Feilden Fowles has completed the transformation of the Grade I-listed medieval Fratry at Carlisle Cathedral – the most significant physical intervention on the cathedral site for more than 150 years. A new entrance to the refurbished Fratry hall and undercroft has been created, reached through a newly built red sandstone entrance pavilion and link structure connecting old and new.
The project, completed following a long gestation (the cathedral has been working on it for 15 years, and the architects for the last six), gives the Fratry renewed purpose and welcomes the public for the first time, enriching the cathedral’s benefits to the wider community. It is the seat of the Anglican Bishop of Carlisle, Cumbria, northwest of England. Built in 1122 in a Norman architectural style, and extended in the 13th and 14th centuries, the cathedral precinct’s solid masonry is of local red St Bees sandstone, which has darkened over time. Feilden Fowles’ new entrance pavilion is made from Dumfries red sandstone, Locharbriggs, cut and installed by local stonemasons.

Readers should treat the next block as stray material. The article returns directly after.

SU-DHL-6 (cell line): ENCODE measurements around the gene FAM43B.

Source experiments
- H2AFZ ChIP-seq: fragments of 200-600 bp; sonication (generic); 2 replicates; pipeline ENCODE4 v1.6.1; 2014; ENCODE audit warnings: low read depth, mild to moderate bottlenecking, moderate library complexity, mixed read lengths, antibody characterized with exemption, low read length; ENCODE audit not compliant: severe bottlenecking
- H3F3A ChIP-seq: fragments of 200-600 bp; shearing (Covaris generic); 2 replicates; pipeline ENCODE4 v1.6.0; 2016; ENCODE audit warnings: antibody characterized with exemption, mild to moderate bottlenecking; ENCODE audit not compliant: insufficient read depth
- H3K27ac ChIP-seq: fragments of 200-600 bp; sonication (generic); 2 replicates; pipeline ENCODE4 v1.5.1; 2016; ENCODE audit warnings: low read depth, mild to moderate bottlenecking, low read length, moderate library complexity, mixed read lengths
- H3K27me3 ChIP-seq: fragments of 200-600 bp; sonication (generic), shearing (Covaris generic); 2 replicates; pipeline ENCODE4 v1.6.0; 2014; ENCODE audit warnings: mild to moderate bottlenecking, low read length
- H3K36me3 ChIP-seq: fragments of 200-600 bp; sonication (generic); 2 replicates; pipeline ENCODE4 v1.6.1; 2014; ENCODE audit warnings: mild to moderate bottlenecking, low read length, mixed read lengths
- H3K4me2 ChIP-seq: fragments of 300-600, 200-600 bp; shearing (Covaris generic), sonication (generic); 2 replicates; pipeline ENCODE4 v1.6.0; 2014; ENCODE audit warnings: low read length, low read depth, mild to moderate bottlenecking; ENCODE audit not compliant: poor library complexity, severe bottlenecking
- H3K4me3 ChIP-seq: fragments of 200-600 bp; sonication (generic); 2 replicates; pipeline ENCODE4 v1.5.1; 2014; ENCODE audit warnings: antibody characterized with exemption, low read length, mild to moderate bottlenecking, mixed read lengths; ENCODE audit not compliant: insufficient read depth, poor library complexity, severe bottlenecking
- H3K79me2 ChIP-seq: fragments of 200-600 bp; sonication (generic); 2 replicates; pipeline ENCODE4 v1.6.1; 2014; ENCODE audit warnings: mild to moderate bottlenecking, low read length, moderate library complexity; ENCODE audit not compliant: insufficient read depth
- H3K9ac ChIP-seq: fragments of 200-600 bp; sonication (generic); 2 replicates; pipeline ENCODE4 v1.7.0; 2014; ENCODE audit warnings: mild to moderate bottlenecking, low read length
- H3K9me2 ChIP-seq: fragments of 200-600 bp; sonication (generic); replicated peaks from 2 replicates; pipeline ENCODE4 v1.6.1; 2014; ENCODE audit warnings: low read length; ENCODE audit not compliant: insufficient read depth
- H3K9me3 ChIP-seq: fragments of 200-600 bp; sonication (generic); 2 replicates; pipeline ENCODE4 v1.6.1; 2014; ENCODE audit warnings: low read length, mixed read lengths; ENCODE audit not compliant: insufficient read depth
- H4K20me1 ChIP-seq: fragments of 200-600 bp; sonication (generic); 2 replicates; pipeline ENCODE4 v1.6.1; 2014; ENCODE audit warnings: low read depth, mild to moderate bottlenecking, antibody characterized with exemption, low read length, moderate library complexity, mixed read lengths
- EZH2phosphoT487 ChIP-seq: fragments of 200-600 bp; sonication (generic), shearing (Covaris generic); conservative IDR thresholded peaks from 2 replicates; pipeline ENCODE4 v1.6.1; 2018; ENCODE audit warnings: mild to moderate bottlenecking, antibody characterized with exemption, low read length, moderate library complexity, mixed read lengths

The Fratry was built in the 1500s as the priory refectory, and houses one of the finest cathedral library collections of books in the country. The pavilion is located to the northwest of the Fratry, on the site of the former west range of the original Augustinian priory cloister, destroyed during the Reformation; the lot had become dead, windswept land, serving only as a thoroughfare. Positioned 90 degrees from the Fratry, the pavilion and its green fringe delineate a new space and aim to create the atmosphere of the cloister that inspired the design. The pavilion reintroduces a reflective and sheltered public space at the heart of the cathedral precinct and city.
The project balances high-tech innovation (CNC-cut stone, 3D and 2D modelling, complex geometries) with low-tech solutions (specialist hand carving) to enhance the historic precinct and create a pleasant space to dwell. The solidity of the pavilion’s CNC-cut stonework and contrasting transparency of the glazed bays formed by the arches provide visitors clear views to the cathedral and the surrounding listed buildings. A new welcome area and public café have been created, providing dedicated space for the clergy to greet visitors and school groups, and allowing the cathedral to engage with more people in new ways and transform its teaching and learning activities.
ARCHITECTS: Feilden Fowles – https://www.feildenfowles.co.uk